Bull market shows no sign of death with Yellen support

A paradox for the ages as weak economy pushes stock prices higher

Dec 2, 2013 @ 3:36 pm

The weakest employment recovery in seven decades is proving a boon to equity markets.

Five years into a rally that has restored $14 trillion to share prices, U.S. payrolls remain 1.5 million below the level in 2008, according to data compiled by Bloomberg. Resistance to hiring from ConocoPhillips to Walt Disney Co. will help push Standard & Poor's 500 Index profit margins above 10% next year, the highest ever, data show. Below-average employment was cited last month by Federal Reserve chairman nominee Janet Yellen as the biggest obstacle to raising interest rates.

While American workers struggle, investors are benefiting as expense reductions and record low borrowing costs drive profits and underpin a 167% advance in the S&P 500 over the past 57 months. To bulls like Michael Holland at Holland & Co., equities will keep rallying as long as the Fed remains more concerned about employment than inflation.

“The weakness in jobs is continuing fodder for the Fed to fulfill its most recent and steadfast comments about the support of the economy,” Mr. Holland, who oversees more than $4 billion in New York, said in a phone interview. “Until the labor market gets better, the two parts of dual mandate have to be served,” he said. “I'm still pretty set in my position and prepared to see the market go higher.”


Employee compensation has declined relative to net corporate profits. The ratio of U.S. wages to earnings dropped to 3.2 in the second quarter, the lowest since 1966, according to data from the Bureau of Economic Analysis. Wages were the highest compared with earnings in 2008, just as the financial crisis was taking hold. The measure averaged 4.5 from 1947 to 2008, BEA data show.

Profitability at S&P 500 companies has increased, with each dollar of sales estimated to generate a record 9.9 cents in net income this year, data compiled by Bloomberg show.

ConocoPhillips, the largest U.S. independent oil and natural gas producer, cut its workforce three of the last four years, while profit margins expanded to 15% in 2012. That compares with 3.3% in 2009, data compiled by Bloomberg show.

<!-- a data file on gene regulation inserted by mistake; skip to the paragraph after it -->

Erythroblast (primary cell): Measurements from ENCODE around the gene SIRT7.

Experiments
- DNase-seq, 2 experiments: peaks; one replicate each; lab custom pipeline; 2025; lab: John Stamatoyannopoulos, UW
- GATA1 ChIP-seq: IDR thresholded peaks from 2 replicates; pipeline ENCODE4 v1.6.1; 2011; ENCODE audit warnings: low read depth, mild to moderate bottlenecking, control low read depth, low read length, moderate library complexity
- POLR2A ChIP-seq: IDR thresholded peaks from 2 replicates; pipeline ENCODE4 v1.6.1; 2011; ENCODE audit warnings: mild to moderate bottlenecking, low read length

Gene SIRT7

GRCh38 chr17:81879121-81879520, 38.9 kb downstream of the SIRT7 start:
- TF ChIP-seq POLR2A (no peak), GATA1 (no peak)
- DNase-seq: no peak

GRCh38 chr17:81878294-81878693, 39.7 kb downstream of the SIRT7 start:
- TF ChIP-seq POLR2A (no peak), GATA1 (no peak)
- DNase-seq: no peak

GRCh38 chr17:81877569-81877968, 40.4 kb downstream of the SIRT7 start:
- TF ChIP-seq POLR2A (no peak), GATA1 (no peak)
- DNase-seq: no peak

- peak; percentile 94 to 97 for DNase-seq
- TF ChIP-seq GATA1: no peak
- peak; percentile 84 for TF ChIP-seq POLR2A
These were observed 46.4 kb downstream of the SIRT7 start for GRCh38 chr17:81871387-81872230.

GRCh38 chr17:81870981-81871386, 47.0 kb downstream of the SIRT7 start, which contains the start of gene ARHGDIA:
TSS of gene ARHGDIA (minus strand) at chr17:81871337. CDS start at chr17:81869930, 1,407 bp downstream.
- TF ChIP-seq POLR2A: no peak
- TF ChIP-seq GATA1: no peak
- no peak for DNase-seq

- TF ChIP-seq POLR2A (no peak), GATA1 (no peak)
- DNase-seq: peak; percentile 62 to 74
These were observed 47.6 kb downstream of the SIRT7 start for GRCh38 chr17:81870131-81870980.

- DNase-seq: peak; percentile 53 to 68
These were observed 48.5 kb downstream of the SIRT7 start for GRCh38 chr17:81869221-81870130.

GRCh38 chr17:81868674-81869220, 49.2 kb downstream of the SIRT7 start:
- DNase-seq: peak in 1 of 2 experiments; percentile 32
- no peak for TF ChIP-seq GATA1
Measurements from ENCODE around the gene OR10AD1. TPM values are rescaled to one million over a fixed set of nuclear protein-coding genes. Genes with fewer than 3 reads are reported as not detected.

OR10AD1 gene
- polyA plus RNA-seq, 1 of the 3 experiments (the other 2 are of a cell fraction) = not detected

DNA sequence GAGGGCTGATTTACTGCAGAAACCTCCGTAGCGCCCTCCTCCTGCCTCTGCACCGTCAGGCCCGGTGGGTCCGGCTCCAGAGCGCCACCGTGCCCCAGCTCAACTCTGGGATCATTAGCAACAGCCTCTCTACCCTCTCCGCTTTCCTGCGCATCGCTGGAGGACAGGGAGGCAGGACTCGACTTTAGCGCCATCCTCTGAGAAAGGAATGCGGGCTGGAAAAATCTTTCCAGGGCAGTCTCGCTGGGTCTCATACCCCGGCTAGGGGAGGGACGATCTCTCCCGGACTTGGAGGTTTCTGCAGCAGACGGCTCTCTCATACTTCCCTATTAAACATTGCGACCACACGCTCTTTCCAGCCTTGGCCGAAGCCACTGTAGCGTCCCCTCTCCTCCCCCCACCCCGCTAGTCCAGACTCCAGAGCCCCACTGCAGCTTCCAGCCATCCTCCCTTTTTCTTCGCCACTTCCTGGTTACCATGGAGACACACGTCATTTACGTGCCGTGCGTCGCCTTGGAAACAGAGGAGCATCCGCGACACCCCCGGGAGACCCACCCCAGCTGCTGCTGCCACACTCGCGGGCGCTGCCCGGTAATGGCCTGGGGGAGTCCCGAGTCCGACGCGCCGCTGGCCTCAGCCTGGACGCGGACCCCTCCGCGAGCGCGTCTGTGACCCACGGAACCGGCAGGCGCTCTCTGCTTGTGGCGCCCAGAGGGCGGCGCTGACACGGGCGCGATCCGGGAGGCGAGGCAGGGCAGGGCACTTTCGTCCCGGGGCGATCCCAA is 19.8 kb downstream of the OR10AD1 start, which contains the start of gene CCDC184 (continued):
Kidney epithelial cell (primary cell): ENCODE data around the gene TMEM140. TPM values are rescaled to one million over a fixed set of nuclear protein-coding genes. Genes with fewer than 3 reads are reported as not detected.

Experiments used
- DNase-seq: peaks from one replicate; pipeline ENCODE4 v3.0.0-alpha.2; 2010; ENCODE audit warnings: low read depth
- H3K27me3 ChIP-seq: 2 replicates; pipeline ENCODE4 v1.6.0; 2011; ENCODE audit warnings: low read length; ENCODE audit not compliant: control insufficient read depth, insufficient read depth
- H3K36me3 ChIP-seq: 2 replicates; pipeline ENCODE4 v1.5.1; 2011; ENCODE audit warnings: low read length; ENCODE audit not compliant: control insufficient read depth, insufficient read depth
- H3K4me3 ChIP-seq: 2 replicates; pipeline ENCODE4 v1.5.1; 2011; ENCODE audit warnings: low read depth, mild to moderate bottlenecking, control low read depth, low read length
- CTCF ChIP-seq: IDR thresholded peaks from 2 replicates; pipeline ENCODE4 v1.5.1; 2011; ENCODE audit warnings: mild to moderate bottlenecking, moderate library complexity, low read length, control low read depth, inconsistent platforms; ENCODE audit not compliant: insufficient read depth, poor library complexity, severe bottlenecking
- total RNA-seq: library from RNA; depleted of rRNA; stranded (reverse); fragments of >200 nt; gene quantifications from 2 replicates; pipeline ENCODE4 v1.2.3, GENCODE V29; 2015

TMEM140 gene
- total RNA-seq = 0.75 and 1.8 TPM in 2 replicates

Walt Disney Chairman and Chief Executive Officer Robert Iger has spearheaded a widening of operating margin, a measure of profitability, to 21% of sales in the most recent fiscal year from 13% in fiscal 2005, according to data compiled by Bloomberg. At the same time, the media company has fired hundreds of workers and closed offices.

Northrop Grumman Corp., the fifth-biggest U.S. government contractor, raised its profit outlook in October for 2013 after boosting net income by cutting jobs. The Falls Church, Va.-based company's workforce fell to 68,100 last year from 123,600 in 2008, data compiled by Bloomberg show. The profit margin was 7.8% in 2012, compared with 5% in 2009.

Shares of Burbank, Calif.-based Disney, the world's largest entertainment company, and Northrop have climbed more than threefold since March 2009. ConocoPhillips, based in Houston, is up 161% since then.

Rising margins helped S&P 500 earnings double since October 2009 even as sales growth slowed. Per-share revenue for the index rose an average 1.9% a quarter since the start of 2009, compared with 4.6% for the 18 years before that, according to data compiled by Bloomberg. Analysts say profits will increase another 10% in 2014, this time as sales grow faster. Revenue will expand 4.1% next year, twice the rate of 2013, Bloomberg data show.


The S&P 500's advance since March 2009 has surpassed the gains in the last bull market, which ended in October 2007. The index climbed 0.1% to 1,805.81 last week, ending 15% above the record before this year. U.S. exchanges were closed on Nov. 28 and had a shorter session on Nov. 29 due to Thanksgiving.